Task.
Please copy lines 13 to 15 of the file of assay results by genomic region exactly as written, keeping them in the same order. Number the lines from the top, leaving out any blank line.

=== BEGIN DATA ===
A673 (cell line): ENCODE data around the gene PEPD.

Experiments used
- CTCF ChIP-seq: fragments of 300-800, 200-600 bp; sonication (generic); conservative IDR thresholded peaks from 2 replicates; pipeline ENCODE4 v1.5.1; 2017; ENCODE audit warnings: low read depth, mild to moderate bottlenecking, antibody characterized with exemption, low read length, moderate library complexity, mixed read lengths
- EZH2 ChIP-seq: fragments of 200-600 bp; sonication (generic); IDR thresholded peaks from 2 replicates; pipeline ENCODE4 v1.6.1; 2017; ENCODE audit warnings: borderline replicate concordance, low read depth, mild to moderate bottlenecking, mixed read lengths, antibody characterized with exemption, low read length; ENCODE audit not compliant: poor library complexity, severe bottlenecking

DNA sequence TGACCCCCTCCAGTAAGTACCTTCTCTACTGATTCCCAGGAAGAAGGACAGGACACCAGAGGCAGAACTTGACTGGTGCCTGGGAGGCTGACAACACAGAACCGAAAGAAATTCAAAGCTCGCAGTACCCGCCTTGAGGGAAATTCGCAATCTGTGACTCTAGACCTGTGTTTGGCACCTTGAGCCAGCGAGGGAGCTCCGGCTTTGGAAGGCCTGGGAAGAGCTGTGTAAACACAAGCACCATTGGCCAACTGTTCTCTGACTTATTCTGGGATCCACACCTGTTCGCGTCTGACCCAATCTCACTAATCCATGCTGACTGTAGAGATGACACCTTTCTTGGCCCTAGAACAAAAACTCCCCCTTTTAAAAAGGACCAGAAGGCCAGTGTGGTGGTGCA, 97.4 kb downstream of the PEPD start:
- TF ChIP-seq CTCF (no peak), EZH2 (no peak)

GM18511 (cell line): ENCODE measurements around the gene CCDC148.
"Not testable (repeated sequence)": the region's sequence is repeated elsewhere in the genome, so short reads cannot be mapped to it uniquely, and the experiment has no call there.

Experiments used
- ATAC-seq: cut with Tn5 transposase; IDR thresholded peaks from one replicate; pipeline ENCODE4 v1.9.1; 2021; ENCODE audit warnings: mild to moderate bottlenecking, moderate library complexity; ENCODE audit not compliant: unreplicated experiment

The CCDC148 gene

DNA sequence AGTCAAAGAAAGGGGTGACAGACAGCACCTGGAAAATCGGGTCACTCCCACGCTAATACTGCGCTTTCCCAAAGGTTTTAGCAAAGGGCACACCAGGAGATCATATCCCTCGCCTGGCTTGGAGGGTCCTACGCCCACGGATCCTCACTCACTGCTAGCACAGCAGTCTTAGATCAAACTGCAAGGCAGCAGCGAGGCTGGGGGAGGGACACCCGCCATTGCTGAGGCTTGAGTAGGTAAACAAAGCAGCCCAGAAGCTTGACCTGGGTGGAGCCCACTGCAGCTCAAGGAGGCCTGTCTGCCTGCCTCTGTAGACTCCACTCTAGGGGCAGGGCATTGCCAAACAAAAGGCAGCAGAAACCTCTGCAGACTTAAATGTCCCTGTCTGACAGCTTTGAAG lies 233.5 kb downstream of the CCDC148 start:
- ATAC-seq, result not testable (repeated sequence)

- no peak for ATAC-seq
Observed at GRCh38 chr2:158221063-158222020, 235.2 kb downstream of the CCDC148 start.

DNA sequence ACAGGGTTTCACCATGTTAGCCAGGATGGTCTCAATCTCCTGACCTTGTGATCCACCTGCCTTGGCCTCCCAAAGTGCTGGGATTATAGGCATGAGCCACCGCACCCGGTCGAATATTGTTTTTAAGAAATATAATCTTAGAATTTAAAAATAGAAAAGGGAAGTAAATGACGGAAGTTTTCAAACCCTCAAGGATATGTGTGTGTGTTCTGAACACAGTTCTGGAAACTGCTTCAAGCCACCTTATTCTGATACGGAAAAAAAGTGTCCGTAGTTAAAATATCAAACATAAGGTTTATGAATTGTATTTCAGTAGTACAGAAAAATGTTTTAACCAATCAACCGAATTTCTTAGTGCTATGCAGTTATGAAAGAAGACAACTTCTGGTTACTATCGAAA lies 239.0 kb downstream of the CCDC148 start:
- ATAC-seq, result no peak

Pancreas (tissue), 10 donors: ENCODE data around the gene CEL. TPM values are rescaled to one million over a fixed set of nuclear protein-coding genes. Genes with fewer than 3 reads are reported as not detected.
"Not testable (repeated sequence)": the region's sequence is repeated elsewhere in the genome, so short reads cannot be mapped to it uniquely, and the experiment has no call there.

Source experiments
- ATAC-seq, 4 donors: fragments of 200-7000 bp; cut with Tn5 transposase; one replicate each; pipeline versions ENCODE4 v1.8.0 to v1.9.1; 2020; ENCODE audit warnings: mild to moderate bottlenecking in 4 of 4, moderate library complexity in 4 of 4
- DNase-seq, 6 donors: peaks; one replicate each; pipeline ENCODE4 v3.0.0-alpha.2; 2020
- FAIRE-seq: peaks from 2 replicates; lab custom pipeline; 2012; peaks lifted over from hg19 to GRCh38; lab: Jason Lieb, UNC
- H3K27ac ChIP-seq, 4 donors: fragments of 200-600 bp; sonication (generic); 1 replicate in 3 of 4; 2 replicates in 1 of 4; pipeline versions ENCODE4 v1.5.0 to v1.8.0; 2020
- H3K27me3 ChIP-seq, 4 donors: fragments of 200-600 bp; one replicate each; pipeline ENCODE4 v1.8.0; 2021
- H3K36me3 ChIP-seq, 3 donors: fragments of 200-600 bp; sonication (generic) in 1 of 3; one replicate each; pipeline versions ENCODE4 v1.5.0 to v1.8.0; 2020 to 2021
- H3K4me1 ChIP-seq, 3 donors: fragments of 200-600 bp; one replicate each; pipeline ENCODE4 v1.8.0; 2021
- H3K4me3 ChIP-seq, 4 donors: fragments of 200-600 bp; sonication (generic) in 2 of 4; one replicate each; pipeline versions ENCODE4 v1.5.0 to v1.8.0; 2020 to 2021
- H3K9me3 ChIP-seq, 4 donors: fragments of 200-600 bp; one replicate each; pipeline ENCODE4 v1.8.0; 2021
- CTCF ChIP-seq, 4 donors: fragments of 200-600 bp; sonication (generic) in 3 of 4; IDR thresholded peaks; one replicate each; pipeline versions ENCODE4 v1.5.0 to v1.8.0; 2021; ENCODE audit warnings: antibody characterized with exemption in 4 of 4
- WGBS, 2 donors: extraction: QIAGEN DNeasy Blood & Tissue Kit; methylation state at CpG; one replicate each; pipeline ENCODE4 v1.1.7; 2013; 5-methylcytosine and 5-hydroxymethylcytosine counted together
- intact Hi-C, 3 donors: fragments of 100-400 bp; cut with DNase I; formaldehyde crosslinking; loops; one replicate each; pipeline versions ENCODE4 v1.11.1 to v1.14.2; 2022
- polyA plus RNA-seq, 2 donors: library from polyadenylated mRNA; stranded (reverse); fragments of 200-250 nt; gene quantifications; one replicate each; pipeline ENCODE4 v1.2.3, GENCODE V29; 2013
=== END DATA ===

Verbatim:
- ATAC-seq, result not testable (repeated sequence)

- no peak for ATAC-seq
Observed at GRCh38 chr2:158221063-158222020, 235.2 kb downstream of the CCDC148 start.